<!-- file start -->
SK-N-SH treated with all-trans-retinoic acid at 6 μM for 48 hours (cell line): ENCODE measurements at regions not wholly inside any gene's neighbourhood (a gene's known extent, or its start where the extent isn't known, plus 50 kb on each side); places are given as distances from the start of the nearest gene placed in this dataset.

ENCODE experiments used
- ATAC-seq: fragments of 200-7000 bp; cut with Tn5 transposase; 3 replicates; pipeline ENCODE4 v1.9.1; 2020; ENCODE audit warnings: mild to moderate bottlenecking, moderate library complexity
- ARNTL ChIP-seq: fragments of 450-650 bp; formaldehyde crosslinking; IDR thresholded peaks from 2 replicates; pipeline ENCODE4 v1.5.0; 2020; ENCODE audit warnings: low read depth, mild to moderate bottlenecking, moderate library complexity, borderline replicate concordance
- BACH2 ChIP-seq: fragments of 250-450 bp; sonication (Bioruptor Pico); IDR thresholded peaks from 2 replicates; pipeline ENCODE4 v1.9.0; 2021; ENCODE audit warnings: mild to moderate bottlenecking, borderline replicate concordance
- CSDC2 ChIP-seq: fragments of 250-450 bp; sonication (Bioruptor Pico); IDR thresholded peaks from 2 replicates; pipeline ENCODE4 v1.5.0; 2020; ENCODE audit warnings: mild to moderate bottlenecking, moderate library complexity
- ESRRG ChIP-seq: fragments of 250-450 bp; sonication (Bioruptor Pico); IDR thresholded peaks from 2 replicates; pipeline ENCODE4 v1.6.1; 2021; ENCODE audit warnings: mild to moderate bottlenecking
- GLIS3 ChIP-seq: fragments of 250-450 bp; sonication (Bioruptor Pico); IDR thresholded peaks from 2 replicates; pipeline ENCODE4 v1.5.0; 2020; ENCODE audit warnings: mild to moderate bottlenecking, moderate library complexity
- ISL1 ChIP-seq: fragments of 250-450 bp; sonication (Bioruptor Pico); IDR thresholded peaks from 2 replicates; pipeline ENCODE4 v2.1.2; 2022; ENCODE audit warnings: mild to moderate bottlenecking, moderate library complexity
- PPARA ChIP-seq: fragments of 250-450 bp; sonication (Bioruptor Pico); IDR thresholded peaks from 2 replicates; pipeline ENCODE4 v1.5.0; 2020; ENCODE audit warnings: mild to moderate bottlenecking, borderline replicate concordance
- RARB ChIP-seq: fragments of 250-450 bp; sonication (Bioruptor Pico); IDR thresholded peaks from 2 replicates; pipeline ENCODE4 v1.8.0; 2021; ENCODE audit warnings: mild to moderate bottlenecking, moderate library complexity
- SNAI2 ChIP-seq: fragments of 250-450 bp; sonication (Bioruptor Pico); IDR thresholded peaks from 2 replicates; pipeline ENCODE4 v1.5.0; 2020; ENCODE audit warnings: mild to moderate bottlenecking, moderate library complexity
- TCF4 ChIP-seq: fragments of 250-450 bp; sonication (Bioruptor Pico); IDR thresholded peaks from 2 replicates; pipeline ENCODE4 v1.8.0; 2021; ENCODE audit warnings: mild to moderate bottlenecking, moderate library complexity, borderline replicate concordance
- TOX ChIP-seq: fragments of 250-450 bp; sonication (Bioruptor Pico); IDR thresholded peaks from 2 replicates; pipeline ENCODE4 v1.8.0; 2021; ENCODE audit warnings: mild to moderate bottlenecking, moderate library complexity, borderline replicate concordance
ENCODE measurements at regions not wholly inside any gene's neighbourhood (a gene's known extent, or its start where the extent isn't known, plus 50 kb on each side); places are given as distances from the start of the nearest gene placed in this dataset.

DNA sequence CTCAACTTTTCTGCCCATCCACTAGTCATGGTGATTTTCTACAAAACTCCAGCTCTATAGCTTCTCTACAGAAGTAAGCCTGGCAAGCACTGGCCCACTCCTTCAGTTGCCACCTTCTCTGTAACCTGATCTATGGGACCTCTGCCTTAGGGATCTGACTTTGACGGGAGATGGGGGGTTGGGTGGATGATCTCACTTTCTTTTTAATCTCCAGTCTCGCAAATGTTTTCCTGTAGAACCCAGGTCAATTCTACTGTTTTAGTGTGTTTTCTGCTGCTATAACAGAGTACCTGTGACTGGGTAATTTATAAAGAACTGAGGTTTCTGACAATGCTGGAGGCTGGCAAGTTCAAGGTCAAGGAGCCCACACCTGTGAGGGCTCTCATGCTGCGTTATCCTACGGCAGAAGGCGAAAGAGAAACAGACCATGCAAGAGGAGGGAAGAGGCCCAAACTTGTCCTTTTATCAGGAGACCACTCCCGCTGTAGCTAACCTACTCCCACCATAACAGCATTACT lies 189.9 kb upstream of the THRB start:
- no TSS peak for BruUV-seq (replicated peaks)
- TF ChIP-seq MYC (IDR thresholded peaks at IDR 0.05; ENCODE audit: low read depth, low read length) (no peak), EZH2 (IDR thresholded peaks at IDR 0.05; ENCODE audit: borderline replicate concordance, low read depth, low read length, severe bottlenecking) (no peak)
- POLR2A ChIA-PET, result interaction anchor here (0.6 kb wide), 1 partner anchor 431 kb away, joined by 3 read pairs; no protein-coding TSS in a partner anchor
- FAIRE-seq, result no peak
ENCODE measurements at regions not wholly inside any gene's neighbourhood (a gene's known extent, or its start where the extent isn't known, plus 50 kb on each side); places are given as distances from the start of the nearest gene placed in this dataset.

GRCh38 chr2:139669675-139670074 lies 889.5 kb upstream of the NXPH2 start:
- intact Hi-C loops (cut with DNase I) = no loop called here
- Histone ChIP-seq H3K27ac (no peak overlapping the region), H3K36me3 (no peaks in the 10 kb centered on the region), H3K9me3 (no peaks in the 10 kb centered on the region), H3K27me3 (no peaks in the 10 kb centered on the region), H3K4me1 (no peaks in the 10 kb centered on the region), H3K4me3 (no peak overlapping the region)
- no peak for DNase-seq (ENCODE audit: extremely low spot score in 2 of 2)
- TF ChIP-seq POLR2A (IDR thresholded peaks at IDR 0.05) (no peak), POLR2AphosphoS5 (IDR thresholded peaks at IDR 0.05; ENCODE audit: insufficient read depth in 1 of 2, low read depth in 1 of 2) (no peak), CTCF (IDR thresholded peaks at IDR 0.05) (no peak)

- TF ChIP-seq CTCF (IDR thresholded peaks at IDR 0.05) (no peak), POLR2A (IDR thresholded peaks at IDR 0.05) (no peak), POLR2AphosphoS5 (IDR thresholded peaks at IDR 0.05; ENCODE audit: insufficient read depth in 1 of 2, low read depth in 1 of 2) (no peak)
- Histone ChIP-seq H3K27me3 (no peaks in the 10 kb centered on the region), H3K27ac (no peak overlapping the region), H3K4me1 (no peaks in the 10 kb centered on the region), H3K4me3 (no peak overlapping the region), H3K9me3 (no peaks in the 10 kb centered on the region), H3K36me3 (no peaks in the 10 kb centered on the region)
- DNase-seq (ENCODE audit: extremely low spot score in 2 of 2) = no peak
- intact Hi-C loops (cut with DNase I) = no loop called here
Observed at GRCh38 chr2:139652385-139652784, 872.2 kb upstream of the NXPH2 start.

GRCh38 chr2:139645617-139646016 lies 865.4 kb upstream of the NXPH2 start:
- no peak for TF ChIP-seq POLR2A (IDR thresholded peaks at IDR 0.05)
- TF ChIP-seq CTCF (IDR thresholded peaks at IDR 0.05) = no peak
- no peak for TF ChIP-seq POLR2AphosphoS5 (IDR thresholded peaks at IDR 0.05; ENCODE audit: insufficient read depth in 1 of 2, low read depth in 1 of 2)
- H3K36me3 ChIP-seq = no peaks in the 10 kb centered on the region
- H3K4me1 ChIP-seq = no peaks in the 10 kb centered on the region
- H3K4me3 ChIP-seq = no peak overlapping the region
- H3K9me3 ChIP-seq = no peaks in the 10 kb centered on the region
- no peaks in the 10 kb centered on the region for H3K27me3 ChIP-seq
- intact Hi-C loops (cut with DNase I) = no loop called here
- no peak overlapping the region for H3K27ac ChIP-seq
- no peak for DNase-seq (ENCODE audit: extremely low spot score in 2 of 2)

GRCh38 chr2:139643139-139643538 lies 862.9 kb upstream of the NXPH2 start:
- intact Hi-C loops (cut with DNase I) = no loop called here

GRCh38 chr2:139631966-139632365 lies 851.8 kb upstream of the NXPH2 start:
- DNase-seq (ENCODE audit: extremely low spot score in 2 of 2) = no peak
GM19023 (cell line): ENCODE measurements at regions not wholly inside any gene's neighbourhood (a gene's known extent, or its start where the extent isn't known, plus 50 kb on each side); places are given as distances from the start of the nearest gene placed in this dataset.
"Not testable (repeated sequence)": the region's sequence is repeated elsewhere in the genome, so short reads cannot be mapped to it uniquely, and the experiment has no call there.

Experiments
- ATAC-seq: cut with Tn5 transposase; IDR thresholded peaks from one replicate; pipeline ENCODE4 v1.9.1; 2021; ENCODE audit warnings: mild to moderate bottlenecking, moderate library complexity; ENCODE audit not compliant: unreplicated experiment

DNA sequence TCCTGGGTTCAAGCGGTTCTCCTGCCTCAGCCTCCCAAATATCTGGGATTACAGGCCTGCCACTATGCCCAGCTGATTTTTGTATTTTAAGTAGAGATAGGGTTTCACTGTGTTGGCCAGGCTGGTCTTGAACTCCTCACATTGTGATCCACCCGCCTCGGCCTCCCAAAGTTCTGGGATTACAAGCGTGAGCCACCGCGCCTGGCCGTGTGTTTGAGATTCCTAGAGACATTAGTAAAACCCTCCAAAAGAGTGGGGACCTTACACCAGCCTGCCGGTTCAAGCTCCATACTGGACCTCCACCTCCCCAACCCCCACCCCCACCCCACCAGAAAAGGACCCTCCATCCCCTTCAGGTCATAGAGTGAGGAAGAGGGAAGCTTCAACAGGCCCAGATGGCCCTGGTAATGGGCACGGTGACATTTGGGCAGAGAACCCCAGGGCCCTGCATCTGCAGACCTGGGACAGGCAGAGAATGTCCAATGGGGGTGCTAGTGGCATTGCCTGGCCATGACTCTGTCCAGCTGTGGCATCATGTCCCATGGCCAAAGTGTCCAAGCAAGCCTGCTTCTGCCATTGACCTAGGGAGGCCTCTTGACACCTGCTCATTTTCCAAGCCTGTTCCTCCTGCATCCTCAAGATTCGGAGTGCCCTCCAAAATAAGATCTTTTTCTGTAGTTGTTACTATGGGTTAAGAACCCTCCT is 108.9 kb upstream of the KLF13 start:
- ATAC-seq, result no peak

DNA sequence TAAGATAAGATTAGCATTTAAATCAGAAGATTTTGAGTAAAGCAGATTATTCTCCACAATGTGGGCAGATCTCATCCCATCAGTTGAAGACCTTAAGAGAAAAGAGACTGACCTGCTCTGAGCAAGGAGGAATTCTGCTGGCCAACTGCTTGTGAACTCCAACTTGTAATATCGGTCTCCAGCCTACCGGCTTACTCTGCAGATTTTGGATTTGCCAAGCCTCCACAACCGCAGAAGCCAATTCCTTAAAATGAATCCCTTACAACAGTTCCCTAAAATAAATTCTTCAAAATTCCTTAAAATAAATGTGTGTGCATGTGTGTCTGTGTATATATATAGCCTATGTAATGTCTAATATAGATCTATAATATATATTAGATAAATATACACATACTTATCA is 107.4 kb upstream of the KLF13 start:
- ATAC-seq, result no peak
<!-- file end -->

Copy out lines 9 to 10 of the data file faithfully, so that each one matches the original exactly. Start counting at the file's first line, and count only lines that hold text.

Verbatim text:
- ISL1 ChIP-seq: fragments of 250-450 bp; sonication (Bioruptor Pico); IDR thresholded peaks from 2 replicates; pipeline ENCODE4 v2.1.2; 2022; ENCODE audit warnings: mild to moderate bottlenecking, moderate library complexity
- PPARA ChIP-seq: fragments of 250-450 bp; sonication (Bioruptor Pico); IDR thresholded peaks from 2 replicates; pipeline ENCODE4 v1.5.0; 2020; ENCODE audit warnings: mild to moderate bottlenecking, borderline replicate concordance